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Tech-stuff Science · 24 February 2013 ·

Why do journals provide broken BibTeX files?

I have already written about my love for BibTeX and BibDesk for referencing. One of the best things about it is that you can often fetch bibliographic information straight from the journal’s websites, Google Scholar or other sources.

However, whilst this is great most of the time, there are many cases where journals are delivering broken BibTeX that BibDesk cannot parse, or that are just not well formed. What’s following is a brief rant on journal’s low quality BibTeX download and a few general observations.

When downloading BibTeX citations, often illegal characters appear in the cite keys and names, brackets are missing, throwing errors. Sometimes BibDesk can fix them, sometimes it cannot parse them at all. Also, often the URL field contains a DOI-URL, which duplicates the DOI field. This leads packages like apacite to create false URL fields. I have also noticed that particular in Cambridge University Press Journals, names or titles are all caps, which doesn’t go to well with certain bibtex packages either. Often file endings are missing, confusing Opera (but apparently not Chrome). Lastly, the cite keys provided by journals are often completely useless. For those not using BibTeX, these are the nicknames you assign to an article, so that when you are referencing it later, you just call its nickname, either by writing it out or looking it up in LyX. So you want them to be short and memorable, usually the first author and a date, maybe the beginning of the title. But what’s BJDP:BJDP2052? I’m sure you guessed it:

Wang, B., Low, J., Jing, Z., & Qinghua, Q. (2012). Chinese preschoolers’ implicit and explicit false- belief understanding. British Journal of Developmental Psychology, 30(1), 123–140. doi: 10.1111/ j.2044-835X.2011.02052.x

All this is annoying, particularly since BibTeX is a well documented file format, and these things should be easy to fix. But they happen too frequent to write bug reports to the respective journals, and I am not sure whom to address them to either. There are a couple of observations I made, albeit I haven’t qualified them by actually counting:

  • Older articles often have more errors than newer ones.
  • Open Access journals like PLoS are generally better at providing correct citations (But that might follow from the former, given that OA journals tend to be younger as well.)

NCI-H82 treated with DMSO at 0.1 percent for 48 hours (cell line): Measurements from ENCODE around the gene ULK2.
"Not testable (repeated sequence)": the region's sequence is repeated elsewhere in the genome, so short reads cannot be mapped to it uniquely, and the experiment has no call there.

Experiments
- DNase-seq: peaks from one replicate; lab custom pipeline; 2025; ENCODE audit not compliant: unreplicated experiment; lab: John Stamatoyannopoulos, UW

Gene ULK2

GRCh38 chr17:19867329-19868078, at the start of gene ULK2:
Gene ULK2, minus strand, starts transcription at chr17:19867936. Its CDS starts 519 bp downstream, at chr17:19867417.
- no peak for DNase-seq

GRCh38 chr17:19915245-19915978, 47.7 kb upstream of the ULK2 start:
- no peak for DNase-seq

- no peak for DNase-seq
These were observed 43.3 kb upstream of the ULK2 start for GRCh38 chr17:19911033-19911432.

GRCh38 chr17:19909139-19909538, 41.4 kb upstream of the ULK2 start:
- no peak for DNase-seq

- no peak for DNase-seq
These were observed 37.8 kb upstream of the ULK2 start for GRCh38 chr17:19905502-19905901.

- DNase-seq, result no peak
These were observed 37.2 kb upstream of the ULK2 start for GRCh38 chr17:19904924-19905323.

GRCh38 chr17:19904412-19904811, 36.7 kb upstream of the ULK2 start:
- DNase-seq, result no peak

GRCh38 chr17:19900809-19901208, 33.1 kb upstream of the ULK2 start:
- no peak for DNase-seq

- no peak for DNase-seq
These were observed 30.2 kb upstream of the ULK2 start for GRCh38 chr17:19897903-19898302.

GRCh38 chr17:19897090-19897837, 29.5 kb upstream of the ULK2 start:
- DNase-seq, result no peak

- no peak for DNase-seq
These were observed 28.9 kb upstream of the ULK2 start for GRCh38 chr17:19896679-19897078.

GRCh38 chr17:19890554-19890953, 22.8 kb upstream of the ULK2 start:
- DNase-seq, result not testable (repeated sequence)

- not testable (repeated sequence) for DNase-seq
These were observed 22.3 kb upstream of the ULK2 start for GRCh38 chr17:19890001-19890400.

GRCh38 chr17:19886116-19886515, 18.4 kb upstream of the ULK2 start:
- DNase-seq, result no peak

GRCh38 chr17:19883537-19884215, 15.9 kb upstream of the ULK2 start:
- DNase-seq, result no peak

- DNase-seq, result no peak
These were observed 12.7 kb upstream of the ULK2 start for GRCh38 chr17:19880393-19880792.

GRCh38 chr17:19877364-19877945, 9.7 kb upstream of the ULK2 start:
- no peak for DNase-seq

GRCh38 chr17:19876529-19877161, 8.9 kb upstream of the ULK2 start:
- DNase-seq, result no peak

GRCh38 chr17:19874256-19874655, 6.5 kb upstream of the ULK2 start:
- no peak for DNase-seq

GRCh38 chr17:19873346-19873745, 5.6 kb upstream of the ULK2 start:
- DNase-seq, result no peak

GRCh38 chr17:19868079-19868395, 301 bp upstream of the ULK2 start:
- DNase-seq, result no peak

• Google Scholar’s output parses more reliably, but it is consistently missing information like the DOI and the first names. (The former is now an APA requirement, and the latter helps disambiguate authors with common surnames, e.g. Yu, Clark, and Smith)

Curiously, when a BibTeX file isn’t parsing, you might as well try the RIS. RIS is a referencing format used by a wide range of referencing software, but its standard is not as clearly specified. BibDesk reads RIS as well, and actually does a pretty good job. With a few exceptions (less errors than I get in BibTeX), it gets all the bibliographic information right, and even generates useful cite names, consisting of first author:year. So I found myself downloading RIS files more often than I fetched the BibTeX. But why is this? I mused about this on Twitter, and got a reply by Adam R. Maxwell, one of the contributors to the BibDesk software:

So there you have it: For those familiar with HTML and browser engines, BibDesk parses BibTeX strict, thus breaking down whenever it encounters an error. However, when reading RIS, it switches to quirksmode, and therefore still renders broken RIS files. The fault ultimately lies with the journals, providing malformed reference files. This should be easily fixed, it just means escaping special characters properly, and providing better naming conventions. Since the bibliographic information is already there, it should be easy to generate functioning BibTeX and RIS files.

On a completely different note, has anyone considered extending the PDF standard to contain bibliographic information? That would make things a lot easier!

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